A further point of great difficulty may be readily perceived between the lines of the Treaty. It fixes no definite sum as representing Germany’s liability. This feature has been the subject of
very general criticism,—that it is equally inconvenient to Germany and to the Allies themselves that she should not know what she has to pay or they what they are to receive. The method, apparently contemplated by the Treaty, of arriving at the final result over a period of many months by an addition of hundreds of thousands of individual claims for damage to land, farm buildings, and chickens, is evidently impracticable; and the reasonable course would have been for both parties to compound for a round sum without examination of details. If this round sum had been named in the Treaty, the settlement would have been placed on a more business-like basis.
But this was impossible for two reasons. Two different kinds of false statements had been widely promulgated, one as to Germany’s capacity to pay, the other as to the amount of the Allies’ just claims in respect of the devastated areas. The fixing of either of these figures presented a dilemma. A figure for Germany’s prospective capacity to pay, not too much in excess of the estimates of most candid and well-informed authorities, would have fallen hopelessly far short of popular expectations both in England and in France. On the other hand, a definitive figure for damage done which would not disastrously disappoint the expectations which had been raised in France and Belgium might have been incapable of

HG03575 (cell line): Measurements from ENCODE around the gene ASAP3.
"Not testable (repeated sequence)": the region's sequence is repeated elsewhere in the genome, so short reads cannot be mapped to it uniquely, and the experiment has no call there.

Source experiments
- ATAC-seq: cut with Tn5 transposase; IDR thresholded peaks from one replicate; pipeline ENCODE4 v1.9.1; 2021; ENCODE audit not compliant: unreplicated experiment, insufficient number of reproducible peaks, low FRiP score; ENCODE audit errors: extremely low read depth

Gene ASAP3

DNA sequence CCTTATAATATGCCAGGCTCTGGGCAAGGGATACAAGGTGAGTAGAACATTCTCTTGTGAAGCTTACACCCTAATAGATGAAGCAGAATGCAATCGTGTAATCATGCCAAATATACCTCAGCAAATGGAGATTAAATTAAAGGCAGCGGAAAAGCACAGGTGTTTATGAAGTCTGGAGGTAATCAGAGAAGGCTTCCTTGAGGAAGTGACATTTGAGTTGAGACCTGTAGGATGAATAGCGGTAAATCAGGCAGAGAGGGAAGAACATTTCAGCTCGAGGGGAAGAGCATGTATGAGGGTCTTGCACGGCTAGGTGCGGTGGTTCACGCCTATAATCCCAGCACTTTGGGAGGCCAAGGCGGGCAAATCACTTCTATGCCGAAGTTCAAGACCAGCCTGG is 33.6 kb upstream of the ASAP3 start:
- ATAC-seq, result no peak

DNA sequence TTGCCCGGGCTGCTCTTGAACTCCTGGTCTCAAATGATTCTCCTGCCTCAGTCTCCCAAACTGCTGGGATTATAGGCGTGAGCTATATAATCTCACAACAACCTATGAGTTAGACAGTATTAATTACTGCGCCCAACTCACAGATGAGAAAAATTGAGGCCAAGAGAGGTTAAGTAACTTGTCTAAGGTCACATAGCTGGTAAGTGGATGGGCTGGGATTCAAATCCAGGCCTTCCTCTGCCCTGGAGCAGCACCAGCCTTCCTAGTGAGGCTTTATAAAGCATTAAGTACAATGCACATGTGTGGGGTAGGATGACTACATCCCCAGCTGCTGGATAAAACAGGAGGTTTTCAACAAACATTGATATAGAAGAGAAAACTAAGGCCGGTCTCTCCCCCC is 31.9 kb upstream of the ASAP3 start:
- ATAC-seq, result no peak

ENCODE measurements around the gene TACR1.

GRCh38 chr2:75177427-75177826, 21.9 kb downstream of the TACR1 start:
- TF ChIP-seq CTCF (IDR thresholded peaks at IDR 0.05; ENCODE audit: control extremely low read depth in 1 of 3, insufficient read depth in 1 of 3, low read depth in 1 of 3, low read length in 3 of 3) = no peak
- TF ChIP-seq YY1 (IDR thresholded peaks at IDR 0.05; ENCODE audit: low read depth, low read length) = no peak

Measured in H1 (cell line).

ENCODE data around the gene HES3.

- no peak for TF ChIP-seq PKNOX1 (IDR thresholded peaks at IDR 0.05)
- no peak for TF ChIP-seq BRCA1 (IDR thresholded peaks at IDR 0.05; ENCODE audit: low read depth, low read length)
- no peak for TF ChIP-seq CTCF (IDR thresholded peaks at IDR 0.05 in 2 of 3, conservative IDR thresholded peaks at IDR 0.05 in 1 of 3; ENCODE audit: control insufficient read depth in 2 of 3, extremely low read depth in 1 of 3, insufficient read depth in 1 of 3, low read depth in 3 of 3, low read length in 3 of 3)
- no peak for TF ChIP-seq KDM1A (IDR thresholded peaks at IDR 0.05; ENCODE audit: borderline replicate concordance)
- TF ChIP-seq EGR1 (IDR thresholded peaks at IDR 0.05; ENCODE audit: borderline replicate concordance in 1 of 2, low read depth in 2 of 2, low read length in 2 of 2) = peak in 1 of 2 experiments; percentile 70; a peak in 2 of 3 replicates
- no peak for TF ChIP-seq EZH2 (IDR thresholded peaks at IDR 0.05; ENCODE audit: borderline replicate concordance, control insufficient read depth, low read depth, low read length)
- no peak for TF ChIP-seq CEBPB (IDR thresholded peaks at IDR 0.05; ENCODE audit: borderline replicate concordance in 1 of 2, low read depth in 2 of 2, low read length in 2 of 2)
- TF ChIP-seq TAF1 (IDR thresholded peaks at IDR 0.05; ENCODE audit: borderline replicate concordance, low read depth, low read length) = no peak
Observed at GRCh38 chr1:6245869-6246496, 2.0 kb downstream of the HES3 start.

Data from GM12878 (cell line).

substantiation under challenge,
*30 and open to damaging criticism on the part of the Germans, who were believed to have been prudent enough to accumulate considerable evidence as to the extent of their own misdoings.
By far the safest course for the politicians was, therefore, to mention no figure at all; and from this necessity a great deal of the complication of the Reparation Chapter essentially springs.
The reader may be interested, however, to have my estimate of the claim which can in fact be substantiated under Annex I. of the Reparation Chapter. In the first section of this chapter I have already guessed the claims other than those for Pensions and Separation Allowances at $15,000,000,000 (to take the extreme upper limit of my estimate). The claim for Pensions and Separation Allowances under Annex I. is not to be based on the